Authors: Loveand the Single Heiress
Today’s Modern Woman should not be afraid to take the upper hand during lovemaking. Touch your lover in the manner you’d like to be touched. Although he may at first express surprise at such bold behavior, be confident that your forthrightness will ultimately lead to very satisfactory results.
A Ladies’ Guide to the Pursuit of
Personal Happiness and Intimate Fulfillment
by Charles Brightmore
atherine arrived home from her visit with Genevieve feeling unsettled. Between their conversation about Mr. Stanton and the shooting, she was more than a little perturbed.
Surrendering her bonnet and shawl to Milton, she asked, “Have any messages arrived from my father?”
“No, my lady.”
Fustian. Swallowing her disappointment, she asked, “Where is Spencer?”
“Taking his afternoon rest.”
“And Mr. Stanton?” She pressed her lips together, thor
oughly annoyed that her heart seemed to skip a beat just saying his name.
“When last I saw him, he was on his way to his bedchamber, presumably to rest before dinner. Shall I arrange for tea for you, my lady?”
“No, thank you.” Certainly she was relieved, not disappointed, that Mr. Stanton wasn’t about. “The weather is so delightful, and as I took the carriage to visit Mrs. Ralston, I believe I’ll walk to the stables and see how Fritzborne is faring.” Her head groom had injured his hand while repairing the stable roof just before she’d left for London. “How is he?”
“His usual self again, although I believe the air surrounding the stable still bears an odd hue from the colorful language he spewed after he smashed the hammer down on his thumb.”
Catherine smiled, well imagining Fritzborne’s tirade. She exited the house and struck out across the lawns, heading toward the stables. Late-afternoon sunlight kissed the sky, gilding the fluffy white clouds in a blanket of vivid golds and oranges. She breathed deeply of the warm, flower-scented air, allowing peace to infuse her, the sense of tranquillity that the yellow haze and crowds and odors of London always stole from her.
Yet the calm she sought and had never failed to find somehow eluded her. Obviously the shooting still badly disrupted her peace. A little more time at home, surrounded by Spencer and the familiar atmosphere and things she loved would help her recapture her equilibrium.
The stable’s huge weathered wood doors were flung wide open. After crossing the threshold, she stood just inside the doorway for several seconds, blinking to adjust her vision to the dim interior. The murmur of a deep voice reached her ears from the far corner, where Venus was
stalled, followed by a soft nicker. A smile pulled at Catherine’s lips at the familiar sound her favorite mare made when being brushed. She started forward, anticipating her chat with Fritzborne and a friendly nuzzle from Venus. The rich scents of fresh hay, leather, and sun-warmed horseflesh filled her head, easing away her tensions.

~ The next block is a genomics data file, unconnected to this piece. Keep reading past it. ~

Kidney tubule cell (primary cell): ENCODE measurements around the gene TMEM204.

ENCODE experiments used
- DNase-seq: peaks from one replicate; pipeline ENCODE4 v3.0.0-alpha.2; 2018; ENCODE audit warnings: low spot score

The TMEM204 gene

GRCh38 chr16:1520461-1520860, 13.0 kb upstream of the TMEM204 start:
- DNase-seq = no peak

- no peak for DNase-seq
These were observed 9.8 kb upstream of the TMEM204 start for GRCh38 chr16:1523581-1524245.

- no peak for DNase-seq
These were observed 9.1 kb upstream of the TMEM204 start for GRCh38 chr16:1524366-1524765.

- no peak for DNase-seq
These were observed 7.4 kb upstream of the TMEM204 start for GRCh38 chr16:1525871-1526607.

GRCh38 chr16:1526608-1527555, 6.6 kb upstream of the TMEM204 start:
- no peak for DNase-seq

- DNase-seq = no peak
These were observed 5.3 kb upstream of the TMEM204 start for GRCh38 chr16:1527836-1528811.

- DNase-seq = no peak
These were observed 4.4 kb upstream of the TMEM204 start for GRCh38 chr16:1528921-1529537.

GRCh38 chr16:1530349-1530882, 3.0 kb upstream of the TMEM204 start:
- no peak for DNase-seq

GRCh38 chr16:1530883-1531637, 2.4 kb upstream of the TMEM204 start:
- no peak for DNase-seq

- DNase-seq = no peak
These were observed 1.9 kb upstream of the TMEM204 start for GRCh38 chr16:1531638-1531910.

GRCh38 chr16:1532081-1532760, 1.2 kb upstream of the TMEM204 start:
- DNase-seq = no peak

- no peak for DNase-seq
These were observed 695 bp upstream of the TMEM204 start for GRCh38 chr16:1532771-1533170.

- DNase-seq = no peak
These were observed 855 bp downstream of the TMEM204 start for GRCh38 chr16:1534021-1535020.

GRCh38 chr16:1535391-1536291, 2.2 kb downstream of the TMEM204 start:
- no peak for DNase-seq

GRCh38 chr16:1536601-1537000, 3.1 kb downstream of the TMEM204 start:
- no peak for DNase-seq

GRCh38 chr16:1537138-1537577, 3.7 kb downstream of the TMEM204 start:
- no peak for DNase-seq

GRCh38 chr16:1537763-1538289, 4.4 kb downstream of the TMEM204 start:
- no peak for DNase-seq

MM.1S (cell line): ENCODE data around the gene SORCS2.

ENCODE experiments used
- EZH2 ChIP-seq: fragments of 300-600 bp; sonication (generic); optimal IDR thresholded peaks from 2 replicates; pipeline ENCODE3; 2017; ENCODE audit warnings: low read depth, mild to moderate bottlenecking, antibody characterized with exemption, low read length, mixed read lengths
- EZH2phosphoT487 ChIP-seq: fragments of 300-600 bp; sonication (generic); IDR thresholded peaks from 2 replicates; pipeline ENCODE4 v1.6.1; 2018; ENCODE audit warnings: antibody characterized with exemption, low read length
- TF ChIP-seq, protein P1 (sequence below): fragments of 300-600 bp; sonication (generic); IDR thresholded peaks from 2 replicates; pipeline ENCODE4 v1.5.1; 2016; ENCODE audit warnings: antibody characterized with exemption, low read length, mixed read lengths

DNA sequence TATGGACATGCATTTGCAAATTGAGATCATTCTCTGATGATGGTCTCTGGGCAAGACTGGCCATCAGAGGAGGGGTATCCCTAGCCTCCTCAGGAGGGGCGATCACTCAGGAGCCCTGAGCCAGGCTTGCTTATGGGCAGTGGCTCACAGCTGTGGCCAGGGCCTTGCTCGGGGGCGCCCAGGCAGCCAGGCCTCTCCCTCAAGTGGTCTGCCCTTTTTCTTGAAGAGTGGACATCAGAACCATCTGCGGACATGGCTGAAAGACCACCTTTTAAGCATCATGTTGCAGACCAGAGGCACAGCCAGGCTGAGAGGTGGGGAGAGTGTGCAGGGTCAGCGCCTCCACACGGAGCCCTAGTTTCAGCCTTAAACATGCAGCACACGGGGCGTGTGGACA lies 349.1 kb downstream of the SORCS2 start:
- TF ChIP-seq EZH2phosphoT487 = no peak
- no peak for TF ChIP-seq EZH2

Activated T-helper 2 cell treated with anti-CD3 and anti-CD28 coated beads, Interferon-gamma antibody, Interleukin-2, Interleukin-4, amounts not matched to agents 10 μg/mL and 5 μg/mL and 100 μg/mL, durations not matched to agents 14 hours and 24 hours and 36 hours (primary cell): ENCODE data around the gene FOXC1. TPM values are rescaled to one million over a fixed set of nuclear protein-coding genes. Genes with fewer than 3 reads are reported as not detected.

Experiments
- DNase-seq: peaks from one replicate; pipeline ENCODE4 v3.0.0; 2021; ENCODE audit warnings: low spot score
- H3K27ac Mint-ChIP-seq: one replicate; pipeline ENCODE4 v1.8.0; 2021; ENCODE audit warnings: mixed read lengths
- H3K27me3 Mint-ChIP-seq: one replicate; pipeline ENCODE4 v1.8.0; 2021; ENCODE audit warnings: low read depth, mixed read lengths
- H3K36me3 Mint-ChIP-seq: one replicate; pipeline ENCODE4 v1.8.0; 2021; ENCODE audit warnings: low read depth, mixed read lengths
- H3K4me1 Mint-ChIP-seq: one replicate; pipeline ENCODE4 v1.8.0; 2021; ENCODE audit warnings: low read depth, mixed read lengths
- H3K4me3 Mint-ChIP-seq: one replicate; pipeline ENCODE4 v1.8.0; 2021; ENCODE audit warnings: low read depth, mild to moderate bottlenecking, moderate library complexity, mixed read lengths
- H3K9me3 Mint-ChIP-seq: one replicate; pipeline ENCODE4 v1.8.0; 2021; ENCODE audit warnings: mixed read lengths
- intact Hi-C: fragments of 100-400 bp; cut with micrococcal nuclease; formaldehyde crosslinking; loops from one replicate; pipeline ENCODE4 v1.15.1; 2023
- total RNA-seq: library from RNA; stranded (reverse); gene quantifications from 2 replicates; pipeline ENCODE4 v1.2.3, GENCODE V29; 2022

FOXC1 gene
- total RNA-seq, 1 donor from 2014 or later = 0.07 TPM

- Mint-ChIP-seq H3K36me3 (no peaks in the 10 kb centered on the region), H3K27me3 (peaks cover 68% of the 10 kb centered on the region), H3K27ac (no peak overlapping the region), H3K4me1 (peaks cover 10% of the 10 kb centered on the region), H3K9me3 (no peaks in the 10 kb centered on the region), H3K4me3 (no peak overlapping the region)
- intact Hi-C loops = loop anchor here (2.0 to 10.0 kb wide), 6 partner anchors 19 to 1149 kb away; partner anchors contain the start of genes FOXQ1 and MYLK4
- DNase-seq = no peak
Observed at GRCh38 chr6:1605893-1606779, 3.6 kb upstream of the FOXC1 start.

When she stopped in front of the stall, however, she froze. And stared.
It was not Fritzborne, but Mr. Stanton who stood in the stall, brushing Venus with long, sure strokes. Mr. Stanton, who’d discarded his jacket and cravat. Mr. Stanton, who’d rolled back his shirtsleeves, revealing muscular forearms that flexed in the most fascinating manner with each passage of the brush over Venus’s back. Mr. Stanton, dressed in fawn-colored riding breeches that hugged his long legs in a way that made her mouth go dry.
Sweat had dampened a T across the white linen shirt stretched across his broad shoulders and down the center of his back. His hair was disheveled, dark strands falling over his forehead with his exertions. He looked completely undone, yet for some unfathomable reason, the word that burrowed into her mind was
Any modicum of serenity she’d managed to regain evaporated like steam. She stood, transfixed, her gaze roaming over his masculine form in a manner that should have appalled her—that
appall her—but not enough for her to cease.
The sight of his strong, long-fingered hands easing over Venus, while his low-pitched voice murmured soothing words, filled Catherine with a longing that frightened her in its intensity. She needed to leave—
He looked up, and their eyes met. His hand stilled, and she fancied his eyes darkened. Heat rushed through her at his intense regard, and she barely refrained from dabbing
at her forehead with the back of her hand. And what on earth was wrong with her stomach? It felt so very odd…clearly she’d eaten something that hadn’t quite agreed with her.
“Lady Catherine. I did not know you were here.”
“I…I just arrived.”
He set down the brush, then walked slowly toward her. Her toes curled inside her shoes, and she had to force herself not to back up, to flee his presence, a sensation that irked her. Well, at least now she was irked. That was certainly better, and far safer than…not being irked.
“Where is Fritzborne?” Good heavens, had that husky voice come from her?
“Out exercising Aphrodite. Very romantic names for your horses.”
“I enjoy mythology. Milton said you were in your bedchamber.”
“I was, but only long enough to change into riding clothes. I felt the need for some fresh air.”
A feeling she could well understand, especially as it seemed someone had sucked all the air from the stables.
He opened the stall door and smiled. “Would you care to join us?”
Even as her mind told her to decline, her feet moved forward. She entered the stall and ran her hand over Venus’s satiny nose. The horse nickered and pushed affectionately against her palm.
“She’s a beautiful animal,” Mr. Stanton said, picking up the brush once again.
“Thank you. Did you ride her?”
“Yes. I hope you don’t mind.”
“Not at all. She loves to run.”
Silence swelled between them as Catherine watched him glide the brush over Venus’s glossy chestnut back.
Her attention was riveted on the tensile strength of his arms and the way the linen of his shirt pulled across his chest with each long stroke.
“How was your visit with your friend?”
Her gaze snapped back to his, and she experienced the unsettling sensation that he was aware she’d been watching him. “Fine. And your visit with Spencer?”
“Very nice indeed. He’s an exceptional young man.”
There was no mistaking the sincerity in his voice or his eyes, and some of the tension left her shoulders. Running her fingers through Venus’s brown mane, she smiled at him across the horse’s back. “Thank you. I’m very proud of him.”
“As well you should be. He’s very intelligent and remarkably mature.”
“He excels at his studies. His tutor, Mr. Winthrop, is in Brighton, visiting his family as he does for a month every summer. Yet even during his absence, Spencer reads avidly. As for his maturity, I suppose some of it stems from the fact that he spends all his time with adults.”
She watched him as she spoke, noting how he did not waste a single stroke, and except for the sheen of exertion dampening his skin, appeared tireless. “Venus tends to be skittish around strangers,” she remarked. “You obviously have a way with horses.”
“No doubt because I spent my youth working in stables.”
Catherine blinked at this bit of news. “I did not know that.”